Quizziz: This site is similar to Kahoot and is recommended “for teachers, it’s a great tool because it is easy for students to access a quiz and work at their own pace. The instant feedback is great for formatively assessing where a student is at in their learning and analyzing data collected by Quizziz” (Differentiated Teaching, 2021). Quizziz allows the timer to be turned off and provides an adaptive question bank option that changes the question lists to ensure that students see incorrect questions more frequently. It also allows teachers to provide simpler unseen questions that can make the test more accessible to students who struggle with the first set of questions (Quizziz, 2021). Additionally, it is possible to toggle off functions that overwhelm students who struggle with overstimulation or are anxious about assessments.

Why Didn’t you Include these apps?

Blooket? This assessment tool is one of my favorites, but you cannot disable the timer, which makes it inaccurate for formative assessment because it removes an important accommodation for many students. There are ways to use Blooket for helping students remember information, and to help students who struggle academically feel more confident. This site has several games that assesses students with questions, but that include gameplay and strategy, which allows students who may not know the information well to win with strategy. The longer a student remains in a game, the more frequently they see each question — this means that students with gaming skills who may not have the academic knowledge repeatedly interact with the material and learn it. In short, Blooket is a great tool for practice, but not assessment.

Edulastic? This program aligns with state standards, and provides a similar experience to state assessments. However in the co-taught classroom, formative assessments typically occur with greater frequency than in a general education only classroom, and therefore need to be short and pinpoint specific. For example, in my co-taught classroom during in person teaching, we do quick formative assessments in the form of entry tasks or exit tickets twice a session and often a slightly longer one at each stage of a unit or project, resulting in 10-12 assessments a week.

Flipgrid? With Flipgrid, “Teachers create a grid with a topic and students respond with a video. Students can reflect on a lesson, collaborate with their peers and teachers, and use their voice via a video clip” (Differentiated Teaching, 2021).I opted against including Flipgrid because my students who struggle with anxiety disorders or have speech variances struggle with the video format. One helpful trick is to use the whiteboard function or a post it note over their camera to allow them to record their voices without recording video. However, the act of recording speaking is a hurdle for assessment for enough of my students that I did not include it.

References

7 tools for formative assessment in the virtual classroom. (2021, January 20). Differentiated Teaching. Retrieved from https://www.differentiatedteaching.com/digital-formative-assessments/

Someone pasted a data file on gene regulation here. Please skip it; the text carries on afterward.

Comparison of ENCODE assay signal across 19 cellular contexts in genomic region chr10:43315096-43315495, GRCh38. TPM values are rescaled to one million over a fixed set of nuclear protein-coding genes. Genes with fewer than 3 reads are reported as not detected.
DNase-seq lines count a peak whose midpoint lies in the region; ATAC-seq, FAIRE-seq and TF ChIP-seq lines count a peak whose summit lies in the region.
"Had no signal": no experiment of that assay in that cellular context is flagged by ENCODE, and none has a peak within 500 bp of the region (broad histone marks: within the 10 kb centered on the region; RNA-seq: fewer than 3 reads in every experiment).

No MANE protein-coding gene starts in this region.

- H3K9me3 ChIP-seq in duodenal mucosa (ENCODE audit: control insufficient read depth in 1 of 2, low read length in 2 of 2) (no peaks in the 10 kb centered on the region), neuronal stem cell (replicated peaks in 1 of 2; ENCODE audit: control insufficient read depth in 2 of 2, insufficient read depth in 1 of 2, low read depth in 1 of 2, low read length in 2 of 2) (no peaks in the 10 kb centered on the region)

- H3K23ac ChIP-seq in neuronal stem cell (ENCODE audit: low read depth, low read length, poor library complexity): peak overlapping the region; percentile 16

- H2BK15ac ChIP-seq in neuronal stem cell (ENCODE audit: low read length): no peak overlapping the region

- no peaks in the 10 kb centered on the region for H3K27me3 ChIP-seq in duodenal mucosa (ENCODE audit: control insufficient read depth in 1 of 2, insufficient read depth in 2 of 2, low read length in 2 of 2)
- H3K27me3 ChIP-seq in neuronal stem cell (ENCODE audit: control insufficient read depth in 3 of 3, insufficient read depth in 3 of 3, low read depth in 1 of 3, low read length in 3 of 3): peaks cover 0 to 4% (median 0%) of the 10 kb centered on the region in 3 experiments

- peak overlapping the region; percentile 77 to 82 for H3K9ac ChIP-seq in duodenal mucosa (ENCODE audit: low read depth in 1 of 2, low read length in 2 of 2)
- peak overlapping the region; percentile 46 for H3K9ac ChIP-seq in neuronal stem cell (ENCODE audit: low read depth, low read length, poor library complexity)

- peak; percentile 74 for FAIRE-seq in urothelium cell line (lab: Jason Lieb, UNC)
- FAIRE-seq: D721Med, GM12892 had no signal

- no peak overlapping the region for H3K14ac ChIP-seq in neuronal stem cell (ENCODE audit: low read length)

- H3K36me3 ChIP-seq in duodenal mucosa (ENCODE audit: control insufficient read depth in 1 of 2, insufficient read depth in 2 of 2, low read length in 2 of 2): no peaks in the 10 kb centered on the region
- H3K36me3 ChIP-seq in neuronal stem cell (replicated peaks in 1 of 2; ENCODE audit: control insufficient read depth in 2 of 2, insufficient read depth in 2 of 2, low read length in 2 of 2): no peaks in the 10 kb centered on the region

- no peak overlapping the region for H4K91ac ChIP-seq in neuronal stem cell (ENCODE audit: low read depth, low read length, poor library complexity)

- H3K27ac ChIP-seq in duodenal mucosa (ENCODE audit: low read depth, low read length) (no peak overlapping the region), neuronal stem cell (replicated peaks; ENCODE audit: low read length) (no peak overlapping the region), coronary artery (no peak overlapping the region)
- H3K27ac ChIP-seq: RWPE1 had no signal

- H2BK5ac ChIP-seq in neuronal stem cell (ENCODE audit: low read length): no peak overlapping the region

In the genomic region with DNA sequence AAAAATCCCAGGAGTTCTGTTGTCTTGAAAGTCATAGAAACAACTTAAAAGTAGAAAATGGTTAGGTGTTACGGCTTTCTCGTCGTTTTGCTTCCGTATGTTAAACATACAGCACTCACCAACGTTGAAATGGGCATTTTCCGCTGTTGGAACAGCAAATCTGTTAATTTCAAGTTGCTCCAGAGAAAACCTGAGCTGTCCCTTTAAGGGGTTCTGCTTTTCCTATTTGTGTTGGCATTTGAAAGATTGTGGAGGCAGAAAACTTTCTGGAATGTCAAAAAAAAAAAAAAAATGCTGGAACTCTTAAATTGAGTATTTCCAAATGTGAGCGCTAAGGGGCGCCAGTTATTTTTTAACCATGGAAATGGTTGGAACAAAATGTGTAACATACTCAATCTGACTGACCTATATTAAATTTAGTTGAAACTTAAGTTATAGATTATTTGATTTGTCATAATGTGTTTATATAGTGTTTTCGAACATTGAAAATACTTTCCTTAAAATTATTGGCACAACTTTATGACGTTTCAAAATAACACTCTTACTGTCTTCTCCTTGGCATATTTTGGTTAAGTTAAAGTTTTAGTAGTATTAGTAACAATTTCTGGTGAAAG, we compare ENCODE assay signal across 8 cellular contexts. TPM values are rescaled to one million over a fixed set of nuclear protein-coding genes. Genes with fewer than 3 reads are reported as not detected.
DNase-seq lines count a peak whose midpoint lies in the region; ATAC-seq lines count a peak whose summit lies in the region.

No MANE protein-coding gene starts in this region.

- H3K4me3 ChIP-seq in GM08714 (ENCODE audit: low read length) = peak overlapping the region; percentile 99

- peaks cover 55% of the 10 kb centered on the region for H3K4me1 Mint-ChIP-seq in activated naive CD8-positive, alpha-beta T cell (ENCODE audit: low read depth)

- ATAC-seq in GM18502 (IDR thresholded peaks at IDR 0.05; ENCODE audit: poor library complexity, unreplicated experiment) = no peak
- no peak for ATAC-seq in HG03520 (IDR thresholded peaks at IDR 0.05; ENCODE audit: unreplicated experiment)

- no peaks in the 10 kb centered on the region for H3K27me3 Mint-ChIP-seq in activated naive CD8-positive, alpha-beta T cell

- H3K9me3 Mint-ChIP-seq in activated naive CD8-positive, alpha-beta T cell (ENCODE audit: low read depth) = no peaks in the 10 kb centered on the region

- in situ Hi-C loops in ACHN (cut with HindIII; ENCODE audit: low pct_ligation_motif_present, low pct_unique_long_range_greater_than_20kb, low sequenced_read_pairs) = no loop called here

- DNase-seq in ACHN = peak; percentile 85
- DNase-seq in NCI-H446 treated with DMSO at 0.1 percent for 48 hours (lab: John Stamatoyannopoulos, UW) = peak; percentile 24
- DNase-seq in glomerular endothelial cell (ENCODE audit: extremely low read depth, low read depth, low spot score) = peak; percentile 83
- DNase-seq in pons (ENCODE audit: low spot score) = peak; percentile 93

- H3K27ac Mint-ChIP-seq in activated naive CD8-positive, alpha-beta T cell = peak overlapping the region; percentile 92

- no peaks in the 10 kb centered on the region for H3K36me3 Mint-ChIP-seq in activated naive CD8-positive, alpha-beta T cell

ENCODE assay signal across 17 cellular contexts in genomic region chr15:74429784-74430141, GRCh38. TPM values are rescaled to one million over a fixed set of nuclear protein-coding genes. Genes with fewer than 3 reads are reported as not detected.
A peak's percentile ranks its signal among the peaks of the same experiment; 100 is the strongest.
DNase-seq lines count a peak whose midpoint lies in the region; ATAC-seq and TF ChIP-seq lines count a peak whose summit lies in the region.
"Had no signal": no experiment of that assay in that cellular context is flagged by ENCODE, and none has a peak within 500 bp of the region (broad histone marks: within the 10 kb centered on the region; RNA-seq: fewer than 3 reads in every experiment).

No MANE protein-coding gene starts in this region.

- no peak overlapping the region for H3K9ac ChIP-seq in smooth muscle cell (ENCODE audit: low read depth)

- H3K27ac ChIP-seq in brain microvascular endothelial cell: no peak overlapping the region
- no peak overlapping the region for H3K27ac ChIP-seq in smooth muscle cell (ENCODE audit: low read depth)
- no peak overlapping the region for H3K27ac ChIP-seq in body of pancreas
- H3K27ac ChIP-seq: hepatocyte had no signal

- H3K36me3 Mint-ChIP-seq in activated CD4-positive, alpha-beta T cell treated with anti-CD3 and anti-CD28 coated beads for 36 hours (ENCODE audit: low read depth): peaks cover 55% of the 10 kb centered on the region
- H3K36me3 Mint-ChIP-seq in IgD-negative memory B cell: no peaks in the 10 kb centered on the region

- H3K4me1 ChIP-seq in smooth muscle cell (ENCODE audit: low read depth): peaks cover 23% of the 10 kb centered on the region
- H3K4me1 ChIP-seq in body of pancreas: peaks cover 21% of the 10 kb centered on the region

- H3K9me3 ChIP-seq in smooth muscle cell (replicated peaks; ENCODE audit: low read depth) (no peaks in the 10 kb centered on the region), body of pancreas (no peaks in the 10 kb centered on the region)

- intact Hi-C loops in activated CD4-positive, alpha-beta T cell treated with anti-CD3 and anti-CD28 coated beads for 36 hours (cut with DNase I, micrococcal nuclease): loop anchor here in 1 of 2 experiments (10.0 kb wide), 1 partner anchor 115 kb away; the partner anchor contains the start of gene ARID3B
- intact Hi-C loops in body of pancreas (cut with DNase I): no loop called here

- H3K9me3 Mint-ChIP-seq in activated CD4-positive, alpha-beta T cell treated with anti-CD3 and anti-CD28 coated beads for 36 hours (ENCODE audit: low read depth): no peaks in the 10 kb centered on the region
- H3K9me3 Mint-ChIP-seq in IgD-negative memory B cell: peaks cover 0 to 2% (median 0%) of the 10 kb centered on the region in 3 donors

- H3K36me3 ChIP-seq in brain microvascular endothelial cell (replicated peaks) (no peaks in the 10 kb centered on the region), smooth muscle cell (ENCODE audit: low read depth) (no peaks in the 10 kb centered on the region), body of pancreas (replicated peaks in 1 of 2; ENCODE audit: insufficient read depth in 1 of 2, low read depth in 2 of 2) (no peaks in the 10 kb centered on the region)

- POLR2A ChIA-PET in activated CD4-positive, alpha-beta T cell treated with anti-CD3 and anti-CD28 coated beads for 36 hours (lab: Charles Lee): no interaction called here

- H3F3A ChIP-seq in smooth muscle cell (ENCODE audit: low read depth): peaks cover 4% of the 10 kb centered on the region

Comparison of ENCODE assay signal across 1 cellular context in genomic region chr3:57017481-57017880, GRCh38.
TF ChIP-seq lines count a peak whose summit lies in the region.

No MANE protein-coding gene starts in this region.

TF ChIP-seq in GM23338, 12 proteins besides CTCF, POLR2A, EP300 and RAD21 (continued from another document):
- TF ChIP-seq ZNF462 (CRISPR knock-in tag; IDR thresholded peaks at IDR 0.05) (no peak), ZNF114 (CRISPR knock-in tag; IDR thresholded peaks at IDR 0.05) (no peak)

Brookhart, S. & Lazarus, S. (2017) Formative Assessment for Students with Disabilities.
Commissioned by the Council of Chief State School Officers State Collaboratives on Assessing
Special Education Students and Formative Assessment, Washington, DC. Retrieved from https://ccsso.org/sites/default/files/2017-12/Formative_Assessment_for_Students_with_Disabilities.pdf

Eynon-Lynch, M. (2020, March 19). 5 steps to differentiated activity stations. Pear Deck. Retrieved from https://www.peardeck.com/pear-deck-blog/5-steps-to-differentiated-activity-stations

Flakes, S. (2015, January 26). MultiBrief: Inclusion Corner: The importance of co‑assessing. Multibriefs. Retrieved from http://exclusive.multibriefs.com/content/inclusion-corner-the-importance-of-co-assessing/education

LessonNote – A lesson study classroom observation app for iPad. (n.d.). LessonNote. Retrieved from http://lessonnote.com/

Spencer, T., & Sulzberger, L. A. (2013, February). Assessment, flexible grouping, and Research-Based instructional strategies: Powerful tools for Co-Taught classes. William & Mary School of Education. Retrieved from https://education.wm.edu/centers/ttac/resources/articles/consultcollaborate/assessflexgroup/index.php

Top tech tools for formative assessment. (2021, February 19). Common Sense Education. Retrieved from https://www.commonsense.org/education/top-picks/top-tech-tools-for-formative-assessment

U.S. Department of Education. (2021, January 21). 2020 individuals with disabilities education act annual report to congress. Individuals with Disabilities Education Act. Retrieved from https://sites.ed.gov/idea/2020-annual-report-congress-idea/#Key-Findings-3-21

Using technology to facilitate planning for the Co-Taught classroom. (2018, June 19). ASCD Inservice. Retrieved from https://inservice.ascd.org/using-technology-to-facilitate-planning-for-the-co-taught-classroom%E2%80%A8/

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One thought on “Tech and Formative Assessment in Co-Taught Classrooms

  1. Deanna, I appreciated your nuanced analysis of formative assessment through the lens of co-teaching. The co-taught classroom considerations for formative assessment were helpful considerations when selecting the appropriate tool. This helped me better understand the rational for why some digital tools are more appropriate than others. You listed many tools that are used in my district, but offered a different consideration as to why or why not use them given the context of the students you are teaching. This was really helpful, and with your permission, could I share this with colleagues?